According to the gTLD Applicant Guidebook, Module 3 (Objection Procedures), s. 3.5.2, in evaluating the merits of a legal rights objection, the panel will determine whether the potential use of the applied-for gTLD by the applicant takes unfair advantage of the distinctive character of the reputation of the objector's registered or unregistered trade-mark, or unjustifiably impairs the distinctive character or the reputation of the objector's trade-mark, or otherwise creates an impermissible likelihood of confusion between the applied-for gTLD and the objector's trade-mark. The panel will consider the following non-exclusive factors where a legal rights objection is based on trade-mark rights:

  1. whether the proposed gTLD identical or similar to the objector's existing trade-mark in appearance, sound or meaning;  
  2. whether the objector's acquisition and use of its rights been bona fide;
  3. whether and to what extent there is recognition in the relevant sector of the public of the sign corresponding to the gTLD, as the mark of the objector, of the applicant or of a third party;  
  4. the applicant's intent in applying for the gTLD, and whether the applicant had knowledge of (or could not reasonably have been unaware of) the objector's mark, including whether the applicant has engaged in a pattern of conduct whereby it applied for or operates TLDs or registrations in TLDs which are identical or confusingly similar to the marks of others;  
  5. whether and to what extent the applicant has used, or made demonstrable preparations to use, the sign corresponding to the gTLD in connection with a bona fide offering of goods and services or a bona fide provision of information in a way that does not interfere with the legitimate exercise by the objector of its trade-mark rights;  
  6. whether the applicant has marks or other intellectual property rights in the sign corresponding to the gTLD, and, if so, whether any acquisition of such a right in the sign, and the use of the sign, has been bona fide, and whether the purported or likely use of the gTLD by the applicant is consistent with such acquisition or use;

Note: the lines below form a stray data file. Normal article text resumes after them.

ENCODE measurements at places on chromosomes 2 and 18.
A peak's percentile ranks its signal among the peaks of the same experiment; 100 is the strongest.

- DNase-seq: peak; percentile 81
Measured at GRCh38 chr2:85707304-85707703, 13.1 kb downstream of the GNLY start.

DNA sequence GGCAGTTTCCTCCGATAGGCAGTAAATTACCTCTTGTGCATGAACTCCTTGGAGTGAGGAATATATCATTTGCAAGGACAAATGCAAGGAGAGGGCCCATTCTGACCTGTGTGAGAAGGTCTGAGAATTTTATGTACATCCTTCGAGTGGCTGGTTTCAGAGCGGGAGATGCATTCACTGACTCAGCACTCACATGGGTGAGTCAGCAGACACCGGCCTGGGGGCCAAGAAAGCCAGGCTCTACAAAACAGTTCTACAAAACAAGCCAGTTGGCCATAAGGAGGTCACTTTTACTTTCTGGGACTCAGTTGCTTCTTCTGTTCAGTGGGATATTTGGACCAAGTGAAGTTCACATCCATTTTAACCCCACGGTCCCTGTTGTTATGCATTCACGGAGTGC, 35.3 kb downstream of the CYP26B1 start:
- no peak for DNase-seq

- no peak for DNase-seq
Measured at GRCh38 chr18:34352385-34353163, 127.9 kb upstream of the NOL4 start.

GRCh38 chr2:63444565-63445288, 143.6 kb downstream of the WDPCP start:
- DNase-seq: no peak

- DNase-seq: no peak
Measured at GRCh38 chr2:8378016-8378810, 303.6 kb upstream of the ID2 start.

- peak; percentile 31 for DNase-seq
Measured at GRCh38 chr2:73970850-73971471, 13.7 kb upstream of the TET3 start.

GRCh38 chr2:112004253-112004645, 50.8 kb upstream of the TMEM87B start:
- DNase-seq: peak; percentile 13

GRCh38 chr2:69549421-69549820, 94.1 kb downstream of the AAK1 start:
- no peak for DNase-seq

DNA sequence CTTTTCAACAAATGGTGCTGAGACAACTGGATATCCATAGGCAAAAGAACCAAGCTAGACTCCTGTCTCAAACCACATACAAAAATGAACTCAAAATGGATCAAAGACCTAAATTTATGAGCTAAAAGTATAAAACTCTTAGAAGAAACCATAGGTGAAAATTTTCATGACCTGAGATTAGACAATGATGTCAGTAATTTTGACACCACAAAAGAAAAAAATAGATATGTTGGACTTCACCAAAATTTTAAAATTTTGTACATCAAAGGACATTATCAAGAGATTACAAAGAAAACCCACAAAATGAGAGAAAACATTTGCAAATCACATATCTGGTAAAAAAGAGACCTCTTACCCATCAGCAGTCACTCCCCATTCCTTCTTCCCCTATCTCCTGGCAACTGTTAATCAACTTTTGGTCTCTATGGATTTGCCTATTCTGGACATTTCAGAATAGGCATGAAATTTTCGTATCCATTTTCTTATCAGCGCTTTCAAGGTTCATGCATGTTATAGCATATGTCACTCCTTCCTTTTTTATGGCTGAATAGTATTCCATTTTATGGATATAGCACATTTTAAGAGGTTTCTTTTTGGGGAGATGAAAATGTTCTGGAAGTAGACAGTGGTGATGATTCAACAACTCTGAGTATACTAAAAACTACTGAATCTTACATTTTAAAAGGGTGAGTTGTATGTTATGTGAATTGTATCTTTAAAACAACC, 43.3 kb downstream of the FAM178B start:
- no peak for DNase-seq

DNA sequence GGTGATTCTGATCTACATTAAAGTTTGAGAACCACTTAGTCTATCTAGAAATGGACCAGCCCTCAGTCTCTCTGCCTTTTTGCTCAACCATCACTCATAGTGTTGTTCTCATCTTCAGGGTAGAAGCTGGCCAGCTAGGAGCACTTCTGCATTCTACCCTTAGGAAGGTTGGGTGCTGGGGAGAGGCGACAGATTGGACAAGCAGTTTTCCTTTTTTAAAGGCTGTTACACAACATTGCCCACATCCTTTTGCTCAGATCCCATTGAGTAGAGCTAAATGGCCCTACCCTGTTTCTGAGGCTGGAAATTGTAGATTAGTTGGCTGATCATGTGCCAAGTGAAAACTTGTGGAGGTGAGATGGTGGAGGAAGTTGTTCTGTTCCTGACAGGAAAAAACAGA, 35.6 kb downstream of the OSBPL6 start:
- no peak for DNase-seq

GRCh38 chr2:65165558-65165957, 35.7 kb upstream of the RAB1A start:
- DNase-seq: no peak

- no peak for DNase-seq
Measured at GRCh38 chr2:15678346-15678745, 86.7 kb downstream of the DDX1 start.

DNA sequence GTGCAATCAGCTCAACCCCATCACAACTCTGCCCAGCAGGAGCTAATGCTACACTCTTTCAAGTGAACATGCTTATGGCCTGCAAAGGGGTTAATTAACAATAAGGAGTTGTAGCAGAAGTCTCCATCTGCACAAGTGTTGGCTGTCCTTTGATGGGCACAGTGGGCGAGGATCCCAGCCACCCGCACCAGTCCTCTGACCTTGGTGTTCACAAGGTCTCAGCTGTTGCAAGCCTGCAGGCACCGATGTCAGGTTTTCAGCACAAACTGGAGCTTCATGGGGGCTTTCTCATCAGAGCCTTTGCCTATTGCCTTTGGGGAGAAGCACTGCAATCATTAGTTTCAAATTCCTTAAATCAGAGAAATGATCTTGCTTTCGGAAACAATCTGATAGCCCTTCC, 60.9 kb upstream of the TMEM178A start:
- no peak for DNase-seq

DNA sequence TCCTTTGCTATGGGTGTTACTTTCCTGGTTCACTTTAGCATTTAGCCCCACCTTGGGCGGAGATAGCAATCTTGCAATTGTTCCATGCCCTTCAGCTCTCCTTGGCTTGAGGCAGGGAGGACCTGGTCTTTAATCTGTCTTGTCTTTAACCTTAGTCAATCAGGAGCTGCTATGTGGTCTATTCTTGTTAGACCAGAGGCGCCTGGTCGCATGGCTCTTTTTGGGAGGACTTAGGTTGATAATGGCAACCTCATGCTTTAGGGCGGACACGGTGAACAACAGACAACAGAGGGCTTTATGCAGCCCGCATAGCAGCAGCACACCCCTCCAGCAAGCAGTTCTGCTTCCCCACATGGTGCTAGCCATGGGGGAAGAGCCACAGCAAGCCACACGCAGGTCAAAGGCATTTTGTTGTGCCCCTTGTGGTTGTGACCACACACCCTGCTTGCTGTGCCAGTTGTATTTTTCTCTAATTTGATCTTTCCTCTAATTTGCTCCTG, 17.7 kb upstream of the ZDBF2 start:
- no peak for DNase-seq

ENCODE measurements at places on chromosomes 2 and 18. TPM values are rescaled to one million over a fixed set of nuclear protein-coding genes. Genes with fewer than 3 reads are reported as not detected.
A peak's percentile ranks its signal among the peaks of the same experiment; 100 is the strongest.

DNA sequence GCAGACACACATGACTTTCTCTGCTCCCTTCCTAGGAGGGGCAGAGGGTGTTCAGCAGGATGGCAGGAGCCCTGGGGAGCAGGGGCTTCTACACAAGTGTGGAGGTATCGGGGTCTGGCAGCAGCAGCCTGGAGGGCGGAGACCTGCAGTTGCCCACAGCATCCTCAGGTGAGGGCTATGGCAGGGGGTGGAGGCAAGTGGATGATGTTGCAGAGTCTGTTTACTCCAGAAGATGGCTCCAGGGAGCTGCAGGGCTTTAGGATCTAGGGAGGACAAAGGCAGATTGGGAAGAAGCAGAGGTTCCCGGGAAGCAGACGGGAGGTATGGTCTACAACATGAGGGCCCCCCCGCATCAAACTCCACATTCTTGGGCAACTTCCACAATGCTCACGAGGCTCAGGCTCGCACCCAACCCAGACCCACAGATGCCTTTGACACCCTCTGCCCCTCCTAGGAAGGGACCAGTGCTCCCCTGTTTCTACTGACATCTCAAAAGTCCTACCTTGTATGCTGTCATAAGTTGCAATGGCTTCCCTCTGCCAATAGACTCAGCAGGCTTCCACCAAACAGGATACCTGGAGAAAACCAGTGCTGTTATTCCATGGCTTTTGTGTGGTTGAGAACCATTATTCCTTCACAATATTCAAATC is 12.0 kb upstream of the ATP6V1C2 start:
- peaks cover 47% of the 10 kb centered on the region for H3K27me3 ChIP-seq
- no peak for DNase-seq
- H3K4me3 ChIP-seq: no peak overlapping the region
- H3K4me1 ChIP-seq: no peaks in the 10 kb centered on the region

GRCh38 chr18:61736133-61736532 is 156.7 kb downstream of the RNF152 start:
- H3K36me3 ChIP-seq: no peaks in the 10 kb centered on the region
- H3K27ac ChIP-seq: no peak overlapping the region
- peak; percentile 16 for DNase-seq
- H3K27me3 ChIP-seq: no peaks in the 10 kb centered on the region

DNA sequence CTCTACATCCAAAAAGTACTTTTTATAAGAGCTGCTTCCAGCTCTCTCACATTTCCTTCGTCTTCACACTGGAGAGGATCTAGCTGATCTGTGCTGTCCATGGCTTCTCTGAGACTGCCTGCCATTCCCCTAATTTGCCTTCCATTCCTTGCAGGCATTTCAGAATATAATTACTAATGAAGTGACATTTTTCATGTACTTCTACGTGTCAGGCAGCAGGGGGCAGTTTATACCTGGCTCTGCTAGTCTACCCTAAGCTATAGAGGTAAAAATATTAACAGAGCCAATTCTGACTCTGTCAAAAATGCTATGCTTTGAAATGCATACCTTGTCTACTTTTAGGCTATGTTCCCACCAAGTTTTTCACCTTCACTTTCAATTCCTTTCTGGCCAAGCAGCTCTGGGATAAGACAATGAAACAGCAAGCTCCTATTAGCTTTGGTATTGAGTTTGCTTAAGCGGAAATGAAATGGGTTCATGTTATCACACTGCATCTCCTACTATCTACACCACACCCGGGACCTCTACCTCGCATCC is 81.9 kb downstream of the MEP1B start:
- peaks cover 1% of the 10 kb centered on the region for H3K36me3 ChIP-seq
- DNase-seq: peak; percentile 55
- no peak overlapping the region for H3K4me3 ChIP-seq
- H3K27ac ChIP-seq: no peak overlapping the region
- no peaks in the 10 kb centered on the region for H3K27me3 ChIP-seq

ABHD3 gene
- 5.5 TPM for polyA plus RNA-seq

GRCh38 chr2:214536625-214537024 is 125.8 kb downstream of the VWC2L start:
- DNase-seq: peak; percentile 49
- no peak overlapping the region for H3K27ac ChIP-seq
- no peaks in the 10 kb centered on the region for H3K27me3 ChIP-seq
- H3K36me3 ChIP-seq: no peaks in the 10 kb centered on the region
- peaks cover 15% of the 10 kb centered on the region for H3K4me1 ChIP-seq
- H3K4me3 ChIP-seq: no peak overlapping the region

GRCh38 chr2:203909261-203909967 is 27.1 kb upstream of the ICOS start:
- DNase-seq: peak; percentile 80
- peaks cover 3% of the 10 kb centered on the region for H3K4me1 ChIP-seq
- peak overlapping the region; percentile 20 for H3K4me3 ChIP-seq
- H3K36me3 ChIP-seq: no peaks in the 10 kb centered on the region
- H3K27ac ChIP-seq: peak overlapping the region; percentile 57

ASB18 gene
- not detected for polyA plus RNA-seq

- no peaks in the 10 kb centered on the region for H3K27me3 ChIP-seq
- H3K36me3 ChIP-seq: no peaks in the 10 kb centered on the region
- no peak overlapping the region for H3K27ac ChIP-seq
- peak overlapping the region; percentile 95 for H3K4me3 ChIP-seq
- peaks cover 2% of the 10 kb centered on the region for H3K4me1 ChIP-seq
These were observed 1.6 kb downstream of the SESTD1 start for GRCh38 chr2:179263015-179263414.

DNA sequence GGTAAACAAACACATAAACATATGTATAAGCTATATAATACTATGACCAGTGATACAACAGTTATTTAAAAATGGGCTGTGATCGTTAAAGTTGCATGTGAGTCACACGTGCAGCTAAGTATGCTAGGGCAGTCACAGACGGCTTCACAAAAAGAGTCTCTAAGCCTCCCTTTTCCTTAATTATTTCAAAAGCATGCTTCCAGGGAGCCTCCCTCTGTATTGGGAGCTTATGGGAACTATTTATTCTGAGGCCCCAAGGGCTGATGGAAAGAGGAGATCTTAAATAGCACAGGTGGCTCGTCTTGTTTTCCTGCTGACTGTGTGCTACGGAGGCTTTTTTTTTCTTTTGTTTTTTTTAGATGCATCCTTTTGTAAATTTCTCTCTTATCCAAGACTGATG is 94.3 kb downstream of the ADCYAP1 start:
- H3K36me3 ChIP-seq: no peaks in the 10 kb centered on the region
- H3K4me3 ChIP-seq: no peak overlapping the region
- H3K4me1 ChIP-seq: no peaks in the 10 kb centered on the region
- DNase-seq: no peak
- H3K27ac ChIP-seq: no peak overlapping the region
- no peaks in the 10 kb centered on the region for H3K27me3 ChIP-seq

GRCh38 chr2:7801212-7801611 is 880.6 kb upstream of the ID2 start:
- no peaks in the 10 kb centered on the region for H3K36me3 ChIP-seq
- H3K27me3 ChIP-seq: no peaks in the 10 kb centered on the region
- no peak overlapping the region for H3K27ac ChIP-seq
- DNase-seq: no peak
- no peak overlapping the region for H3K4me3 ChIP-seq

7. whether and to what extent has the applicant been commonly known by the sign corresponding to the gTLD, and if so, whether any purported or likely use of the gTLD by the applicant is consistent therewith and bona fide; and  
  8. whether the applicant's intended use of the gTLD would create a likelihood of confusion with the objector's mark as to the source, sponsorship, affiliation or endorsement of the gTLD.

All disputes brought pursuant to legal rights objections will be administered by the Arbitration and Mediation Center of the World Intellectual Property Organization, and will be governed by ICANN's New gTLD Dispute Resolution Procedure and WIPO's Rules for New gTLD Dispute Resolution for Existing Legal Rights Objections. Objections (as well as responses filed by gTLD applicants) must be filed electronically in English, and are limited to 5000 words or 20 pages (whichever is less), excluding attachments.

A legal rights objection will be subject to filing fees by both the objector and the gTLD applicant. In the case of a single objection to a single application, the filing fee payable by each of the parties is US$10,000 for a single member panel, including a $2,000 non-refundable administration fee and a $8,000 panel fee which is to be refunded to the prevailing party; where both parties agree to a three member panel, the per party filing fee will be $23,000 (including a $3,000 non-refundable administration fee and a $20,000 panel fee refundable to the prevailing party). Those fees will be subject to adjustment if objections are consolidated.

Once ICANN has completed its application evaluations and approves gTLDs to become operational (the first of which may occur by early 2013), trade-mark owners will have to again be vigilant to ensure that their trade-marks are not abused in relation to the operation of the new registries (e.g., the unauthorized registration, within the new gTLD, of a domain name corresponding to a trade-mark). Several trade-mark protection mechanisms will be in place including a Trademark Clearinghouse (for use in Sunrise registration periods and Trademark Claims services), a Uniform Rapid Suspension system and a Dispute Resolution Procedure, to assist trade-mark owners in protecting their rights. Trade-mark owners should familiarize themselves with these mechanisms in advance of the new gTLD registries becoming operational. In particular, there may be new gTLDs in which defensive domain name registrations will be advisable in order to prevent cybersquatting. As difficult as it is presently for brand owners to police and prevent trade-mark abuses within the currently available top level domains, with the delegation of new gTLDs, once they are approved, the situation will become even more challenging.